COURSE OBJECTIVES: The general objective of this course is to introduce you to basic concepts of communication criticism by asking you to analyze and evaluate the oral and written communication that goes on around you.  Throughout the semester we will look at a broad range of persuasive messages: Over the next 27 Class periods we will analyze messages that appear in speeches, written works, film, television, cartoons, art and music. Always our attempt will be to understand how the context and the symbols that make up the messages are inviting us to understand and possibly to act in the world.  Hence our perspective is not only critical but rhetorical as well. Hopefully you will gain insight and practical skills, which will help you, appreciate and understand more fully the richness and complexity of the communication process that creates your world.

 

The term "criticism" as it will be used in this class has a technical meaning quite different from its more common usage.  We are not simply finding faults or condemning the messages or the messengers. Instead, we are interested in explaining how a message works and how to evaluate its impact.  Our goal then is to enlarge our understanding of how people communicate.  As one critic explained, "Criticism is properly the rod of divination: a hazel switch for the discovery of buried treasure, not a birch twig for the castigation of offenders."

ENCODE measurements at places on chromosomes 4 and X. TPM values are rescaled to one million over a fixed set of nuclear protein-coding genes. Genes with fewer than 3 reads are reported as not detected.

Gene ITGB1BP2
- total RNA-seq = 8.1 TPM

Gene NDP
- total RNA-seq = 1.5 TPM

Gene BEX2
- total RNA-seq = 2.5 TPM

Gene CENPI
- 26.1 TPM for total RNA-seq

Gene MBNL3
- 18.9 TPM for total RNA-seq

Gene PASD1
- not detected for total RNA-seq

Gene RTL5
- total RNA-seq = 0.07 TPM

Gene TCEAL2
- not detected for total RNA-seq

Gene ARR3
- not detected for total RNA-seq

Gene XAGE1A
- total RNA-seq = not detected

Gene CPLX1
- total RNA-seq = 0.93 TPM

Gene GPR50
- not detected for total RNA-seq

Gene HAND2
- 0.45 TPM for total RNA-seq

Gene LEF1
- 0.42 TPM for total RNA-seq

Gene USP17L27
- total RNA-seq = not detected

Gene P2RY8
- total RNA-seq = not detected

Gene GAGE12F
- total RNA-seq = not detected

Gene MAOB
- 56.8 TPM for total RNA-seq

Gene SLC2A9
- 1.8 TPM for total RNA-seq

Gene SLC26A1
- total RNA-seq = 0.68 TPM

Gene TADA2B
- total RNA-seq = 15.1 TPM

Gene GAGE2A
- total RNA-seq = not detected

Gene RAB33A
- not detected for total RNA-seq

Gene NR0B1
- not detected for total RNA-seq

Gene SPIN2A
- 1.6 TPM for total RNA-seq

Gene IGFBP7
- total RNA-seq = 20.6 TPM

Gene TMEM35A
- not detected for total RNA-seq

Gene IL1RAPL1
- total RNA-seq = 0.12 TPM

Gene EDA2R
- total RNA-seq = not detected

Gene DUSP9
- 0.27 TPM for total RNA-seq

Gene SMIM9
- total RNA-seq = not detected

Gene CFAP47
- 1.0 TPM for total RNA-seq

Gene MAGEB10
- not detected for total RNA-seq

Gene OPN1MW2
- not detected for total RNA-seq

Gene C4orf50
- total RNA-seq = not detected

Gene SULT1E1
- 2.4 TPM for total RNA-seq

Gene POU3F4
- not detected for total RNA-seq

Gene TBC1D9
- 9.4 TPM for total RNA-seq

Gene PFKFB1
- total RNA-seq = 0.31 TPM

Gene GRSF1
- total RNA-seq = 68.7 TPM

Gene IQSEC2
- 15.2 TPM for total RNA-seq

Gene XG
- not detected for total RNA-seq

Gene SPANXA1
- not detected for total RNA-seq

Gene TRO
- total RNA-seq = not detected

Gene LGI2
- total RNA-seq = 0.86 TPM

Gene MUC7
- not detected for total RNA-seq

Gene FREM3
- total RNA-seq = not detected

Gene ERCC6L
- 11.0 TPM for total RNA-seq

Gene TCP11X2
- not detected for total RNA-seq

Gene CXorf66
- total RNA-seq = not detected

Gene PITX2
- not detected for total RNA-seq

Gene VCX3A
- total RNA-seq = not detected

LEARNING OUTCOMES:  Digital storytelling facilitates the convergence of four student centered learning strategies: student engagement, reflection for deep learning, project based learning and the effective integration of technology as a tool for learning. One outcome is to develop skills that are applicable to a wide range of occupations where making digital messages are critical. Some key skills are: deep learning of narrative creation and development; image analysis and visual observation; evaluating argument and evidence in visual narrative, organizing work, communicating effectively and exercising judgment and initiative.


This course offers students an introduction to the theories and dimensions of human communication as relevant to interpersonal, group, cutlural and organizational relationships. The course focuses on basic theories and contexts and provides a grounding in the social science orientation of the field of communication.